In a blogpost yesterday on the Electoral College, NY Times columnist Ross Douthat reported that “if you believe Sean Trende’s fascinating analysis,” Richard Nixon won the popular vote in the 1960 presidential election. I hadn’t seen this claim before, and I’m a dork, so I popped over to take a look.
Trende’s piece, published over the weekend, notes that in 1960 Alabama voters didn’t vote for presidential candidates, but for individual electors, and that they we allowed to split tickets. There were eleven Democratic electors and eleven Republicans, and voters could choose anywhere from one to eleven candidates from the two columns.
Five of the Democratic electors were “loyal,” or pledged to Kennedy, while six were unpledged and eventually wound up voting for Senator Harry Byrd. Those eleven electors all won, and the Republican electors all lost.
The question Trende asks is how we should count these votes. (Since far more votes were cast than there were voters, we can’t just tally up the scores for each slate and do it that way.) The traditional approach has been to credit Kennedy with the number equal to his highest scoring elector, and Nixon with the corresponding total for his, but as Trende notes, that results in Byrd getting no votes in a state where he obviously had substantial support.
Instead, Trende suggests, it makes more sense to give all the Democratic votes to Byrd instead of Kennedy, or split them on the basis of how many electoral votes each received. In either case, he notes, the result is a Nixon victory in the overall popular vote. Nixon won!
But no, he didn’t. Here’s why:
Nationally, Nixon received about 33.9 million votes in 1960, and Kennedy received about 34.2 million. If we set Alabama aside — take all their votes off the table, and tally up the rest of the country without them, here’s what we’re left with:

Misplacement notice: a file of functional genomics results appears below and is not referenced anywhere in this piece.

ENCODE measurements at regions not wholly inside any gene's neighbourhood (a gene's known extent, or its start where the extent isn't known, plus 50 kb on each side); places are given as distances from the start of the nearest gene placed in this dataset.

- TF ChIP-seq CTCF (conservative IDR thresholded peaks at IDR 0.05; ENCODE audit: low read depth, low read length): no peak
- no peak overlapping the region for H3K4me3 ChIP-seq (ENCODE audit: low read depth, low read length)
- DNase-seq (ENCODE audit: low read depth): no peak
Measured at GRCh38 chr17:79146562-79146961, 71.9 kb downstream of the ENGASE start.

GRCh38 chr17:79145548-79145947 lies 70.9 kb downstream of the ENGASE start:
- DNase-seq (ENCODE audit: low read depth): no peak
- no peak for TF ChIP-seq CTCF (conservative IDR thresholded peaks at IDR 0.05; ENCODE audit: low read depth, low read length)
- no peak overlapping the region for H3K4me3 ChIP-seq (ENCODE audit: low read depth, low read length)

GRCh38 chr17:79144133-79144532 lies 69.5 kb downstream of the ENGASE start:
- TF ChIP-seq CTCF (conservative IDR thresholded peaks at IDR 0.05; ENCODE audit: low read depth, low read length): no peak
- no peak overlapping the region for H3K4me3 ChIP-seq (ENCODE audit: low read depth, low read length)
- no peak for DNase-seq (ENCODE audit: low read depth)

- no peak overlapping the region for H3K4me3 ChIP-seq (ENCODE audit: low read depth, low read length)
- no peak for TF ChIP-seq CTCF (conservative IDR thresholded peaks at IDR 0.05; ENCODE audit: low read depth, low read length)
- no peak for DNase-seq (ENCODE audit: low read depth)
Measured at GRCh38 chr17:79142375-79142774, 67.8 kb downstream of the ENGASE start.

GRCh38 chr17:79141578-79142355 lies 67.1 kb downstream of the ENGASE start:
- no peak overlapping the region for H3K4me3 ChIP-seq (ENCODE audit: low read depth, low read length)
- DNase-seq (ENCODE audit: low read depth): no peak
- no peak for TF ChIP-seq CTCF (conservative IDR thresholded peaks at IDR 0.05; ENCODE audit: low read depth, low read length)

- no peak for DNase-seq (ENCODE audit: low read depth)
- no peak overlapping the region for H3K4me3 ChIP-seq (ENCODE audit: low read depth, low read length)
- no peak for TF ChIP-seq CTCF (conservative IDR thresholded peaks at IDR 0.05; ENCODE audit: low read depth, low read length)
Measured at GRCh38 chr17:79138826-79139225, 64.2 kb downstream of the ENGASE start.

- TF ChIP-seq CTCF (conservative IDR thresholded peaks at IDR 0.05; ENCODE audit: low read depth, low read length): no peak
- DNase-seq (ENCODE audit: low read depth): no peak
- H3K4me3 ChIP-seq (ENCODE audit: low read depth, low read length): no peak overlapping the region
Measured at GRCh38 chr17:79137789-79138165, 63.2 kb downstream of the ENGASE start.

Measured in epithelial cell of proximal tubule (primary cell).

That’s a Kennedy victory of more than 32,000 votes. So in order to claim that Nixon beat Kennedy nationally, we have to argue that Nixon beat Kennedy by nearly 32,000 votes in Alabama. And that’s not what happened — Kennedy’s poorest-performing elector in Alabama received 316,934 votes. Nixon’s best-performing elector received 237,981.
It’s not easy to say how the votes should be carved up. Kennedy had fewer electors, after all, and so got fewer votes. But the evidence suggests that the vast majority of those who went to the polls voted for all the electors they could. In a senate race on the same ballot, the two candidates received a total of 554,064 votes. If you divide the total number of votes cast in the presidential race by 11 — the maximum number of electors a single voter could support — you get 555,592.3 people voting, almost exactly the same.
The vast majority of Alabama voters in 1960 voted for a full slate of electors, and the strong majority of those chose the Democratic slate. Perhaps ten thousand or so voted only for Harry Byrd’s electors, and not for Kennedy’s, but the overwhelming number took what they were given from the party they supported.
Still not convinced? Let’s look at it another way. Figure that 600,000 Alabama voters went to the polls in 1960. That’s almost certainly too high, but it’s within the realm of plausibility, and approximates the best-case scenario for the ticket-splitting hypothesis. In that scenario, John Kennedy’s worst-performing elector received the support of 53% of the state’s voters, and Nixon’s best-performing elector received the votes of 40% of them.
Kennedy beat Nixon in Alabama. Kennedy beat Nixon outside of Alabama. Kennedy beat Nixon.
There’s no other way to spin it. Sorry.